Well, there I was, feeling all zen about having a mole in my backyard, recognizing the great things about moles and feeling very accepting of critters in general. Then, I went outside yesterday to set out some winter sowing containers and what should I discover in the melting snow but the distinctive tracks of not moles, but voles. You can see the tracks in the photo right behind my dog Lily’s backside and running across the yard. Looks like Lily is on the scent, though she is way too old and slow to catch anything. What we need are a few more hawks around here.

Unlike moles, which generally are solitary creatures and not that harmful to plantings, voles can wreck havoc with trees and shrubs. They also reproduce wildly, with female voles ready to start making babies at three weeks of age. Yikes! I’m not sure what will be my plan of action in the spring. Apparently vole populations tend to hit a peak every four years and it looks like we’re in that peak.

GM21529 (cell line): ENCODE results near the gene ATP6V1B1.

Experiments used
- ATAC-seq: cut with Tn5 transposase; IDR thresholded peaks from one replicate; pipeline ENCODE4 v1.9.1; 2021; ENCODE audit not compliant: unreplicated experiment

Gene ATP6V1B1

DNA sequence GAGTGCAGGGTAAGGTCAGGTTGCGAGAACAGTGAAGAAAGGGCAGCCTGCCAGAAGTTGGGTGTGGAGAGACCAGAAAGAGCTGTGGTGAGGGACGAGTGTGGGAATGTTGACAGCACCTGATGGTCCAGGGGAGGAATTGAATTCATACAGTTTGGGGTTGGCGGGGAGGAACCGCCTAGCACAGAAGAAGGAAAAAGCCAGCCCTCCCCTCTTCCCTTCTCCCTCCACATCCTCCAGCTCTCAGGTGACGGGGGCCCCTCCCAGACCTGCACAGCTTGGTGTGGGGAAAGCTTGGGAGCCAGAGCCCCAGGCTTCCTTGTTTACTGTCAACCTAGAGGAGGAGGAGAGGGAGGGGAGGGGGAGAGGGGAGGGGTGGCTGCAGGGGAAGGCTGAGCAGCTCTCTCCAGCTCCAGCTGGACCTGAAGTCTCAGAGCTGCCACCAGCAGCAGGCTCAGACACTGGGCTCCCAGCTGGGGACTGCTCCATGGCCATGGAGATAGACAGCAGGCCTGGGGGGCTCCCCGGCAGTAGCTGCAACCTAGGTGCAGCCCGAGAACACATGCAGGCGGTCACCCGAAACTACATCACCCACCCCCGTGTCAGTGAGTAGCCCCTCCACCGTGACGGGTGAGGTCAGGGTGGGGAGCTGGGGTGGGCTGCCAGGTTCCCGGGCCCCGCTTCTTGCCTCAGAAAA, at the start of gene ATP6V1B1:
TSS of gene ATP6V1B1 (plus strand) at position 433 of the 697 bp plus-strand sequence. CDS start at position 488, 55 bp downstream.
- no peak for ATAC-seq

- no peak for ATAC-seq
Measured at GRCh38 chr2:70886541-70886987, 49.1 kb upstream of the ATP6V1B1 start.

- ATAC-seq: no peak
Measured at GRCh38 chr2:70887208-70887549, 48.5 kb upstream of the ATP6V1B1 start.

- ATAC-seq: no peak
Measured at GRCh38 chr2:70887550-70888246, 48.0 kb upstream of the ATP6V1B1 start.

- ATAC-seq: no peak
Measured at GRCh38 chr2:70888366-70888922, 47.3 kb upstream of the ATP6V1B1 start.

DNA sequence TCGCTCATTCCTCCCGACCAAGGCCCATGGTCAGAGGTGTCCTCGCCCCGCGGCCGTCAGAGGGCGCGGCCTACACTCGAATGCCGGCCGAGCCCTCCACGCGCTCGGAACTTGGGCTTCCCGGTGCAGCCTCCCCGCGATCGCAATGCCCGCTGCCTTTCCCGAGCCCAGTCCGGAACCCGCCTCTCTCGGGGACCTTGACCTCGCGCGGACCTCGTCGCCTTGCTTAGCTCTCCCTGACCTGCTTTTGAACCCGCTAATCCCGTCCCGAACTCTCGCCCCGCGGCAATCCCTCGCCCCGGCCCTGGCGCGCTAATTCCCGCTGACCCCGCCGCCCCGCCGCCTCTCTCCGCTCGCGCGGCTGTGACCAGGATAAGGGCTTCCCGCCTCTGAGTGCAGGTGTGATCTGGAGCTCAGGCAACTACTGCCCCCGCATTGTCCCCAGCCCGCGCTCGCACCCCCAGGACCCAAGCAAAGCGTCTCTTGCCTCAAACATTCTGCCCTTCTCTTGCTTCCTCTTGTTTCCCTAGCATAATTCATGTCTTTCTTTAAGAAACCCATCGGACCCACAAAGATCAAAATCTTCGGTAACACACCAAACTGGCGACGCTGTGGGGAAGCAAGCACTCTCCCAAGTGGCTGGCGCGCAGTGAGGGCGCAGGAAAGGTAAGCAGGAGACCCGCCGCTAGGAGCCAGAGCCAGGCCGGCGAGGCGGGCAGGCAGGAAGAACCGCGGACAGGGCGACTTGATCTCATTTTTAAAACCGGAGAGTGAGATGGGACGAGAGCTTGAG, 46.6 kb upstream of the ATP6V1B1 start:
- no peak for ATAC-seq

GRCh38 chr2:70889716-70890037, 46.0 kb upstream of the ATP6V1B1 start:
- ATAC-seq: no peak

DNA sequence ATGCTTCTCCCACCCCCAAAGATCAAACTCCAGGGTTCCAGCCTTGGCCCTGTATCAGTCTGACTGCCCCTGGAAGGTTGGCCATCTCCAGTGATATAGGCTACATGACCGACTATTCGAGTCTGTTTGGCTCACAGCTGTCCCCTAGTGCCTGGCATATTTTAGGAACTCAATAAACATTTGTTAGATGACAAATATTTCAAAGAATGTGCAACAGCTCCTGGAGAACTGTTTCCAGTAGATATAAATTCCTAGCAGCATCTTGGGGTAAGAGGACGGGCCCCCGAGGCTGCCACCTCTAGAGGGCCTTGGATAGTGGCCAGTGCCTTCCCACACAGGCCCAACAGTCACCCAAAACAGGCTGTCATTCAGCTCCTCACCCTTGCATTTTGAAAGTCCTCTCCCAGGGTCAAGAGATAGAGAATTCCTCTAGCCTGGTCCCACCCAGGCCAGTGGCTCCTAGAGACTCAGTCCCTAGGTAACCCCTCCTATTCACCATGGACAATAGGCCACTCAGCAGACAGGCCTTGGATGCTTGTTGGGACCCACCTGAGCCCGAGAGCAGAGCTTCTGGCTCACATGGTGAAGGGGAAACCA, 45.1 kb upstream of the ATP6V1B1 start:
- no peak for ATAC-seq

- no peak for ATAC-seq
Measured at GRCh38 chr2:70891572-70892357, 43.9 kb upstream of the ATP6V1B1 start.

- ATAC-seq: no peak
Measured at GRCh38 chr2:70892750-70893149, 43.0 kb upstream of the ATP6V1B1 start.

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I love photographing succulents because of the textures and the lines. Here are a couple of shots of Jim Laupan’s succulents on display at the Minnesota Home and Patio Show, which ended yesterday. The light in the hall was not great, but Jim’s plants are fascinating no matter what the lighting.

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Great texture!

One of Jim's containers

One of Jim's containers

This is the whole plant from the close-up above.

This is the whole plant from the close-up above.

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The Minnesota Home and Patio Show at the St. Paul River Centre this weekend has a passel of great programs for gardeners, as well as a chance to talk with many landscapers from the Twin Cities. One of the trendier topics on the Northern Gardener stage is Jim Laupan’s program scheduled for tomorrow afternoon on “Succulents in the Landscape.” Jim is a designer with Plantique Garden Center in Minneapolis and has won multiple awards at the Minnesota State Fair for his succulent displays.